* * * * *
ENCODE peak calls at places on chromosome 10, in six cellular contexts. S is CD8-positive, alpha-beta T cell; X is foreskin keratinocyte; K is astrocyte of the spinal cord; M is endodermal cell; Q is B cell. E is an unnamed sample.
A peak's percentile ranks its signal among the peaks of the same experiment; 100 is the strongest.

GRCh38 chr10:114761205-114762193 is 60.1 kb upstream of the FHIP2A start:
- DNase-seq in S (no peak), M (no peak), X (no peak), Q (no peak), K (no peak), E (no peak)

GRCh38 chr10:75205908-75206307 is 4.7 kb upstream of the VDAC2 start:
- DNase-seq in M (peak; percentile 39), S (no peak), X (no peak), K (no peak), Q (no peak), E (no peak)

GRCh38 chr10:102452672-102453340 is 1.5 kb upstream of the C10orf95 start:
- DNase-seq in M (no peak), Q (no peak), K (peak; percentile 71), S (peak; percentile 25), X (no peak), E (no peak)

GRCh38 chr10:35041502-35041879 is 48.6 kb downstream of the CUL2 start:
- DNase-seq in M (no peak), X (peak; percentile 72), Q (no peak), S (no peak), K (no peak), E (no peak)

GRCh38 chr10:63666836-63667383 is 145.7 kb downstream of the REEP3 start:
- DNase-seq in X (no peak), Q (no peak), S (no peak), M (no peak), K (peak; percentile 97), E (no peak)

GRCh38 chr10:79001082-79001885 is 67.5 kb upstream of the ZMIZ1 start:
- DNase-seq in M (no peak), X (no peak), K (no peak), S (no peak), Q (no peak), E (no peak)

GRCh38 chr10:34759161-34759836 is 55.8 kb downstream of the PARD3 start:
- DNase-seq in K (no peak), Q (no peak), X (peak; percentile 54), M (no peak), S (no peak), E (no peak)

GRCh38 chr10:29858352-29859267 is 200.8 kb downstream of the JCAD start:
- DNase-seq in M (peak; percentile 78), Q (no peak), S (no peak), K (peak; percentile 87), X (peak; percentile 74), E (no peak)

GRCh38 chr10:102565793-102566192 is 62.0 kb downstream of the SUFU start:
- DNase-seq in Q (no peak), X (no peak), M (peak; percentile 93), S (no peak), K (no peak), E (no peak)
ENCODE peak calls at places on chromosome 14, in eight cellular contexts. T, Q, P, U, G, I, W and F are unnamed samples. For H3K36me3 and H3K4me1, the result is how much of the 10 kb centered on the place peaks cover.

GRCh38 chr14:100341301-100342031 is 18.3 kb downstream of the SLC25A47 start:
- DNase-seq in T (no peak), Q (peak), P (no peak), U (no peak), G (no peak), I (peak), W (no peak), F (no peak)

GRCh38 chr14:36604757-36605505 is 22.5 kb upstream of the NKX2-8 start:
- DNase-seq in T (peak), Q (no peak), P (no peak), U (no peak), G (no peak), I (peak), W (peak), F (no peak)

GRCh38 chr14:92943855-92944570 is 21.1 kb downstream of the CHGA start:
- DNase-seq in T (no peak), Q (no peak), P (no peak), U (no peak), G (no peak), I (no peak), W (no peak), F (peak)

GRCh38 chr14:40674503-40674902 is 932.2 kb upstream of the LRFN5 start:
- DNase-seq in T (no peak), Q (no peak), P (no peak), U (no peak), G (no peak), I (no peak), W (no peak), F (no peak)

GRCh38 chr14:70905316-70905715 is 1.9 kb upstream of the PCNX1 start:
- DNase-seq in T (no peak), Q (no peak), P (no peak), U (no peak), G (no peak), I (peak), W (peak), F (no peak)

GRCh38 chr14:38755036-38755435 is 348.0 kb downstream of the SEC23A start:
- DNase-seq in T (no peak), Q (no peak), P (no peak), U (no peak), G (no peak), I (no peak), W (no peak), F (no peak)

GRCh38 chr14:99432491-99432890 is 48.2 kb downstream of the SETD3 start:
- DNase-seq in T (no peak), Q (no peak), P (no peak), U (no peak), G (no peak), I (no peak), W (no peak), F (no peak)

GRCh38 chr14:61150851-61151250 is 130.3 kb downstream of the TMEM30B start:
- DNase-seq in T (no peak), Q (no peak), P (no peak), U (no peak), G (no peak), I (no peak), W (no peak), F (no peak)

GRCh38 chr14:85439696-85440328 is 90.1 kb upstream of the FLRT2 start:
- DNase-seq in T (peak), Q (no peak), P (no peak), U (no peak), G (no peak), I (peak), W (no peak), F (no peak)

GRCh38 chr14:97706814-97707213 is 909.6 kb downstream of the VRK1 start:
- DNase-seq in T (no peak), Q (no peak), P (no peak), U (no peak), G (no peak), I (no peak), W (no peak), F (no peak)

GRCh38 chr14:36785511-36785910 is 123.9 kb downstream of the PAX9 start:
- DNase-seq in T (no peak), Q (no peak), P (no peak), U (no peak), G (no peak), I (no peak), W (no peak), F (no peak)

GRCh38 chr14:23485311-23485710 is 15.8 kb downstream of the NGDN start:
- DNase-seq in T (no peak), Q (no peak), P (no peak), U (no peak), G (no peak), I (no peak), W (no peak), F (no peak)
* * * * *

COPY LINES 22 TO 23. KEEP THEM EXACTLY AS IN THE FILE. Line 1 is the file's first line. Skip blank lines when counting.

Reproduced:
GRCh38 chr14:100341301-100342031 is 18.3 kb downstream of the SLC25A47 start:
- DNase-seq in T (no peak), Q (peak), P (no peak), U (no peak), G (no peak), I (peak), W (no peak), F (no peak)